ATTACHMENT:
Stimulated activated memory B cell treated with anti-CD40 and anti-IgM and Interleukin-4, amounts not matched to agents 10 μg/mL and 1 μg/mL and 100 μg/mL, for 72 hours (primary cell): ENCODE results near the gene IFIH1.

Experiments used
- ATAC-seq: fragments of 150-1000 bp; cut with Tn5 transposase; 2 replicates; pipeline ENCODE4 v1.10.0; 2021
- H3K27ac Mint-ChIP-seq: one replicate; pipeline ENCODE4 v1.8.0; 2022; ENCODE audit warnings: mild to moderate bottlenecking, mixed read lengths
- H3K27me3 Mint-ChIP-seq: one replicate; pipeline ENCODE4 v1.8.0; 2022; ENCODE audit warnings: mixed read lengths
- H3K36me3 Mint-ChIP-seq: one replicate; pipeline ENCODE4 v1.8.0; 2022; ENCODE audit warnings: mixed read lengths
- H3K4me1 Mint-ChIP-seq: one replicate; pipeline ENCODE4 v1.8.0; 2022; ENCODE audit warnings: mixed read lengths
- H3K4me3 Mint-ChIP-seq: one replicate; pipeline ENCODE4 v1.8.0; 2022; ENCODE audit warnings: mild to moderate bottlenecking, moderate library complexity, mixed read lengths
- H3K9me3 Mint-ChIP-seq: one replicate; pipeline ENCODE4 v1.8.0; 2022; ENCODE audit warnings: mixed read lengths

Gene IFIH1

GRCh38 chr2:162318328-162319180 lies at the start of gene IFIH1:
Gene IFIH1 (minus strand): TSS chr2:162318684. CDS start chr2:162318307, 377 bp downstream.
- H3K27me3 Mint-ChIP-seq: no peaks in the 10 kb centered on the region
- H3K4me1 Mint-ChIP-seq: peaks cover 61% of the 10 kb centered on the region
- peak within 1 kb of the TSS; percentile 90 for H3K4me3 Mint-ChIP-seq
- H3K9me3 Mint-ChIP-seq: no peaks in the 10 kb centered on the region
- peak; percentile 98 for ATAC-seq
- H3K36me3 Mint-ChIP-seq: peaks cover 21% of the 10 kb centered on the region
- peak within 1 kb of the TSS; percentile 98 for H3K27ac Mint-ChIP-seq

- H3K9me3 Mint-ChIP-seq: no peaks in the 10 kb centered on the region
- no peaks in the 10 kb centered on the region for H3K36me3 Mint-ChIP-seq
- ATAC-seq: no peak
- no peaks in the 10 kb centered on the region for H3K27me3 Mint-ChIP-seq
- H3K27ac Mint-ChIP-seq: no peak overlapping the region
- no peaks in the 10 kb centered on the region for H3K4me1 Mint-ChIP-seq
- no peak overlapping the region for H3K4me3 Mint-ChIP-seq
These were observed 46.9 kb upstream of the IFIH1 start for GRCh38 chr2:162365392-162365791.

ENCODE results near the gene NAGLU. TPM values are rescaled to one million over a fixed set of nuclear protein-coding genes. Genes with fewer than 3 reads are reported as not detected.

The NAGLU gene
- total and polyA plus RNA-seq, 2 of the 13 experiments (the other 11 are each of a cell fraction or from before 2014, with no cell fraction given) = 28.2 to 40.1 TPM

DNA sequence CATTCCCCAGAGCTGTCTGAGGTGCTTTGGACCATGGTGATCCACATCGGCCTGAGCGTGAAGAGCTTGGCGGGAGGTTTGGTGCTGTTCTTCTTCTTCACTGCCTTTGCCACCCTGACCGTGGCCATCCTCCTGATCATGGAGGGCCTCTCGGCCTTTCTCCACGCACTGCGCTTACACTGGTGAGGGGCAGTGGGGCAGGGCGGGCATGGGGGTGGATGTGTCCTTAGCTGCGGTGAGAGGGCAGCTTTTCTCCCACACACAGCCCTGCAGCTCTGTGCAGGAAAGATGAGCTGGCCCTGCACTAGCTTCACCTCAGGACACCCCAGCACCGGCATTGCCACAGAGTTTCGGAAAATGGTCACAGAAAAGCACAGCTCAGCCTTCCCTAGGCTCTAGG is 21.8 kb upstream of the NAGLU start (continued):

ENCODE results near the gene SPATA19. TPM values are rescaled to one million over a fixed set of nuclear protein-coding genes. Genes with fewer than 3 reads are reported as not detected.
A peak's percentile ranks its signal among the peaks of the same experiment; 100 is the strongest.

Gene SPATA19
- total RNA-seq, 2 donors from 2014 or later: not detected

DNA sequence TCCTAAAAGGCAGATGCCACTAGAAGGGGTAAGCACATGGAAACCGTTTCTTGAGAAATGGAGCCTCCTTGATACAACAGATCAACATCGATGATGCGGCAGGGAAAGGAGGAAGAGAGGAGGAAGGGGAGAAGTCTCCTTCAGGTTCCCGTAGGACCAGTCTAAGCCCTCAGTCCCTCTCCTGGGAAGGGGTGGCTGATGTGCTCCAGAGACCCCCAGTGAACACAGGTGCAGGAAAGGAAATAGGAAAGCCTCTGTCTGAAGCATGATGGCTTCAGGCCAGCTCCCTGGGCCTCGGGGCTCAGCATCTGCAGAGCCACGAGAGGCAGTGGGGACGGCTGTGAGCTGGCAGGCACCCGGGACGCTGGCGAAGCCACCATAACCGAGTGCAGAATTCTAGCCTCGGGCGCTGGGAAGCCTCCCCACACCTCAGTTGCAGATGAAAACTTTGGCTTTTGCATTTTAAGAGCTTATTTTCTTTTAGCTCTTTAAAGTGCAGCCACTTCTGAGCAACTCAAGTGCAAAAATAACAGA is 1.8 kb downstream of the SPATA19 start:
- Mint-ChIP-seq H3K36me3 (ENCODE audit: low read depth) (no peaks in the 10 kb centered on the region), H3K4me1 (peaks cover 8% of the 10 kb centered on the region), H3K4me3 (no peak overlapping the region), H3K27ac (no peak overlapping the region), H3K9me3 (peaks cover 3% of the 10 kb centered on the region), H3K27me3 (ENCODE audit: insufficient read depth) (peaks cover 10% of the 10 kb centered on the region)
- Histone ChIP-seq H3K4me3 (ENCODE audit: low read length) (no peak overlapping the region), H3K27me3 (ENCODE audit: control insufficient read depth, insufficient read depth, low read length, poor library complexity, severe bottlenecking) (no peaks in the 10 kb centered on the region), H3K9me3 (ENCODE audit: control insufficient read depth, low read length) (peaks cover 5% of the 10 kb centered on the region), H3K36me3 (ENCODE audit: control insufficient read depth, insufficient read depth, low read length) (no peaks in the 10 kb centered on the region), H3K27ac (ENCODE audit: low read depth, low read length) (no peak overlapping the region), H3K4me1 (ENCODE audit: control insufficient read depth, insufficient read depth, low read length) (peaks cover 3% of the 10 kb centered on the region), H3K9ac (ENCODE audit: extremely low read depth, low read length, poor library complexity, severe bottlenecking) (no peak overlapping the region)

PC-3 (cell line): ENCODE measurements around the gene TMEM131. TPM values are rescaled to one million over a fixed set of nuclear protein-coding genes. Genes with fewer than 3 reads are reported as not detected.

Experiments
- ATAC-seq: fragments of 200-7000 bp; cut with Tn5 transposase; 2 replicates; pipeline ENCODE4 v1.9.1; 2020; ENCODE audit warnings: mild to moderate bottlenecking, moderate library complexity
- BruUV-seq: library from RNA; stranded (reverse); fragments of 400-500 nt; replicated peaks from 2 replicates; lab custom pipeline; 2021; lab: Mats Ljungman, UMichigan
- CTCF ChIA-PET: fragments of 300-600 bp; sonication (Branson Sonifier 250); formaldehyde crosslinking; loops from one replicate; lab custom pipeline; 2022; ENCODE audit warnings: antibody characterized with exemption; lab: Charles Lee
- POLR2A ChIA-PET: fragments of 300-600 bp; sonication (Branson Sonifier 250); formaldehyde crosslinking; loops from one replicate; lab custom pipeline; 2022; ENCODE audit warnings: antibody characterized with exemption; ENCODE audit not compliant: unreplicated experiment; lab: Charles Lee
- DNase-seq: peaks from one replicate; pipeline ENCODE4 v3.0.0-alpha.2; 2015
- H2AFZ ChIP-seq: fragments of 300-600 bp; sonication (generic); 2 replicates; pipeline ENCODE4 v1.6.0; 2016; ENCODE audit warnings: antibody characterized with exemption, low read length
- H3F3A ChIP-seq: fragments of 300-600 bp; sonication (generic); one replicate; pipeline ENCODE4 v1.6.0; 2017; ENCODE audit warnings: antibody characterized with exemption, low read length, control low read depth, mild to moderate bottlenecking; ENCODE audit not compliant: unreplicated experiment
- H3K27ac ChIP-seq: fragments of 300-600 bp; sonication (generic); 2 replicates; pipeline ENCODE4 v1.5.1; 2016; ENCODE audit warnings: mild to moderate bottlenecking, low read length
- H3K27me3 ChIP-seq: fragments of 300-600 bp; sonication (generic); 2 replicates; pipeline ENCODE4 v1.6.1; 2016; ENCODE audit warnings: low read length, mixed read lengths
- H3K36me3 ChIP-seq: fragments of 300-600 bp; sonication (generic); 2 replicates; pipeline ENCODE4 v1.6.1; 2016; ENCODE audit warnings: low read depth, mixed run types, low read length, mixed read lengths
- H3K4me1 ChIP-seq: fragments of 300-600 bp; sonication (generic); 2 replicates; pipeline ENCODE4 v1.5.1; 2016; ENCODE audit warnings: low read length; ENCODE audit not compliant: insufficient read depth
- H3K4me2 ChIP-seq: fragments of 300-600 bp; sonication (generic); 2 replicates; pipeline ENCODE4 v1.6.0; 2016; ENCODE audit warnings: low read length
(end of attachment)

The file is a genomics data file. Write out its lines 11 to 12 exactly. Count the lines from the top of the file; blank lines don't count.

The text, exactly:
GRCh38 chr2:162318328-162319180 lies at the start of gene IFIH1:
Gene IFIH1 (minus strand): TSS chr2:162318684. CDS start chr2:162318307, 377 bp downstream.